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The George Lucas Educational Foundation's Edutopia Names Marshall Barnes Featured Member of the Week

Edutopia.org, the online, education promotion community of the George Lucas Educational Foundation, has named research and development engineer Marshall Barnes, the Edutopia Featured Member of the Week.

 
 
Marshall Barnes with Edutopia Member of The Week email (copyright 2012)
Marshall Barnes with Edutopia Member of The Week email (copyright 2012)
PRLog - Jun. 15, 2012 - The George Lucas Educational Foundation's online community, known as Edutopia.org, has named Marshall Barnes, R&D Eng, as its Featured Member of the Week. Edutopia is dedicated to transforming the learning process by helping educators implement the strategies that are empowering students to think critically, access and analyze information, creatively problem solve, work collaboratively, and communicate with clarity and impact. In naming him member of the week, Edutopia's Editorial Consultant, Alan K. Lipton, said "We appreciate your recent participation in our discussions and wanted to introduce you to a wider selection of the community."

Marshall Barnes joined Edutopia.org http://www.edutopia.org/user/43458 in 2010 as part of his national outreach to promote STEM and STEAM agendas, and new and innovative teaching techniques and experiences. He is the creator and founder of the SuperScience for High School Physics program, which presents students with multi-media and interactive lectures focused on the cutting edge of real world advanced concept science and technology. He was the 2010 Top STEM professional for National Lab Day and has been the only person whose name has appeared in the Buzz section of InformalScience.org, for over a year, indicating the growing interest in his work among science education professionals. He has also been a promotions partner with the USA Science and Engineering Festival which featured a photo of children peering through his invention, the Visual Density Reduction Window(TM), as the largest image on the promotion cards it used this year. The device makes things appear transparent to invisible. As the creator of the Oppenheimer Strain project http://physicsintrouble.iwarp.com/OppenheimerStrain.html , which tests students to see if they can detect mistakes in theories by the likes of Kip Thorne, Michio Kaku, J.R. Gott and Stephen Hawking, he most recently proved that children as young as nine could see a fundamental error in the Hawking's presentation of a wormhole time machine configuration, during his Discovery Channel mini series, Into the Universe with Stephen Hawking http://notjustrocketscience.ning.com/profiles/blogs/can-4....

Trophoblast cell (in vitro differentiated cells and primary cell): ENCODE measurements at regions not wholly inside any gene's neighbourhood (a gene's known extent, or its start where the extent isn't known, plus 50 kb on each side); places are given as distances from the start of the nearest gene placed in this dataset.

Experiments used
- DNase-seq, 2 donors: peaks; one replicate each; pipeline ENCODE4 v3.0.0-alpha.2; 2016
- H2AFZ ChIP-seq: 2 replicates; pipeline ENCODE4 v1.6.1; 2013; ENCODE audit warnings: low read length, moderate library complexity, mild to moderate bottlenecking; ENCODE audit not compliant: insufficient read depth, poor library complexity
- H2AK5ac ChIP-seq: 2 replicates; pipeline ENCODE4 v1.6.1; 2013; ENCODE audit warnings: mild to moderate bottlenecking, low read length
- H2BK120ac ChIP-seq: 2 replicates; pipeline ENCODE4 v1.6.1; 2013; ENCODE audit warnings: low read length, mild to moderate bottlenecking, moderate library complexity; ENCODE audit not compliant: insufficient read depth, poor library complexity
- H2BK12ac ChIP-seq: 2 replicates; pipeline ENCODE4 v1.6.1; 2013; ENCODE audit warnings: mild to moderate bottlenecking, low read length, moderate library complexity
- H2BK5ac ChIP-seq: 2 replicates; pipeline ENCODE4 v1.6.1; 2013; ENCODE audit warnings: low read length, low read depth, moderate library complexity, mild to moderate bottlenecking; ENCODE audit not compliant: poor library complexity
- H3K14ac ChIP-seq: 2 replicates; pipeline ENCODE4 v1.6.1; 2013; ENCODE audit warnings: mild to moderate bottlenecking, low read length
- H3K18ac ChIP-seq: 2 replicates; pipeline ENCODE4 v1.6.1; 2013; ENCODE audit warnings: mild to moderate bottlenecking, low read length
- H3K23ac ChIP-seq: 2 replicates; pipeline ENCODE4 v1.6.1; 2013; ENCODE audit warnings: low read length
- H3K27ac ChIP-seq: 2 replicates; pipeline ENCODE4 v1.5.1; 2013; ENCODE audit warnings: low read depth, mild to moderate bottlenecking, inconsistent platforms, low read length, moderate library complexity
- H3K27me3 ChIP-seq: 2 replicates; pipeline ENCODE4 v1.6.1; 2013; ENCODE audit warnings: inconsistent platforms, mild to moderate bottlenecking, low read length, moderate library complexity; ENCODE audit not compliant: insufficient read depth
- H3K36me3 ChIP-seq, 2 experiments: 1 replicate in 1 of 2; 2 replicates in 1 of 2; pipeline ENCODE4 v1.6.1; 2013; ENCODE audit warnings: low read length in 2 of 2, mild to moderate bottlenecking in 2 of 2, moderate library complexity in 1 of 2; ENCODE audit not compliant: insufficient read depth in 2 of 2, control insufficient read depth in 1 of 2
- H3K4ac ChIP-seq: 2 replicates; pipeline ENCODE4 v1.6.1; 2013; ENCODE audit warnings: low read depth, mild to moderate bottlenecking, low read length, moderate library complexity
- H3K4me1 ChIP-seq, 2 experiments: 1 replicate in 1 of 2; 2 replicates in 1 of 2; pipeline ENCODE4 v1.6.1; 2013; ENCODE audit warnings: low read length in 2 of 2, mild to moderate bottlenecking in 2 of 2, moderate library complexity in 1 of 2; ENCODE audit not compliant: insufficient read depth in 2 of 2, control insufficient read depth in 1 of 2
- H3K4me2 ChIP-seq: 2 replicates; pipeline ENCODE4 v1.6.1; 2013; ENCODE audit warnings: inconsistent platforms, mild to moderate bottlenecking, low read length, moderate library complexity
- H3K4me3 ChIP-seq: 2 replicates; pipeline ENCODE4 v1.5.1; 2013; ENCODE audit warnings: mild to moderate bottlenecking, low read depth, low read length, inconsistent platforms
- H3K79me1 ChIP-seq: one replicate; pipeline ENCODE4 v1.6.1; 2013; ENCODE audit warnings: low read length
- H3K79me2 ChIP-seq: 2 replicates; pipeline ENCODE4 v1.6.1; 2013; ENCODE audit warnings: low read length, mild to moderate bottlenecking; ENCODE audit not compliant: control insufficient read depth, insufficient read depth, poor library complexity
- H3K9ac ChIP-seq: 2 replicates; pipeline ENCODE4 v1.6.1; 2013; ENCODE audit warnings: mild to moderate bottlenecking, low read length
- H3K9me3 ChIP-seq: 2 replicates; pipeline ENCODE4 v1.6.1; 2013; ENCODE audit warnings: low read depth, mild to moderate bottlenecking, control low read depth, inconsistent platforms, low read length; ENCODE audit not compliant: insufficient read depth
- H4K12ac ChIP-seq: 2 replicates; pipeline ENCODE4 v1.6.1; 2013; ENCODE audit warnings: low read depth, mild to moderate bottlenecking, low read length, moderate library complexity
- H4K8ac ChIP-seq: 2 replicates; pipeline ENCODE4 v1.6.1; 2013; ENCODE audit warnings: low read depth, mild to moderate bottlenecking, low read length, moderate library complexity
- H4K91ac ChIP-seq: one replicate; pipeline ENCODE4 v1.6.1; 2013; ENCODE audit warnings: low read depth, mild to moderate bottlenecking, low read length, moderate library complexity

Marshall sees both, a sense of irony and nostalgia, with his selection as Edutopia Featured Member of the Week. This is because he was both an avid Star Wars fan in the '80s, and learned special effect production techniques, that he revolutionized for video, by studying George Lucas documentaries on the capabilities of his Industrial Light and Magic film studio. The innovations included Marshall's design for the creation of a Paul Rousseau built, physical special effect sword that lit-up like a light saber, which was more effective and far less expensive than the rotoscoping approach used by Industrial Light and Magic (which also resulted in a famous goof in the Darth Vader/Obi Wan Kenobi light saber duel in the original version of Star Wars). His best though, was his use of X,Y,Z axis digital effects generators to manipulate models to make them appear to fly, and to create laser bolts using colored lines from the line key on the keyboards of Chyrons, that would streak across the screen from all angles. This was accomplished with a complex arrangement of keying, invisible wipes and digital placement over live action footage - all that Marshall calculated in his head. These innovations slashed production costs and were all accomplished without the expense and use of computer animation, which in that day was $2,000 to $3,000 per finished second.

"Part of my extremely eclectic background is in video special effects", Marshall said, "and I became so good that I was called the George Lucas of my town. This of course is all happening around 1980 to 1986. So, I am rather amused, as well as obviously honored, that an organization created from George Lucas' success as a filmmaker, has selected me the member of the week, because my skills in video and creative thinking came in large part from my studying Industrial Light and Magic from 1980 to 1983. And it was that experience, along with my background as one of the original Arts Impact students in the country, that has led me to see the potentials in innovative learning techniques and programs, which the George Lucas Educational Foundation is all about".

Along with plans for the next school year, which include a national tour of a multi-media event for all high school physics students in each city (public, private and parochial), Marshall, who is also a physics conceptual theorist, is working on three books. The first is his work concerning his 4th dimensional hypothesis for space and time, which reinforces and expands upon Einstein's theories, the second is based on his lecture, Spacewarps and Time Tunneling: Everything You Need To Know About Spacetime That Stephen Hawking Doesn't, and the last is Freeways To Space, concerning his research in electromagnetic field propulsion. He has just been offered a distribution deal for the TV version of that book.

Photo:
http://www.prlog.org/11900265/1

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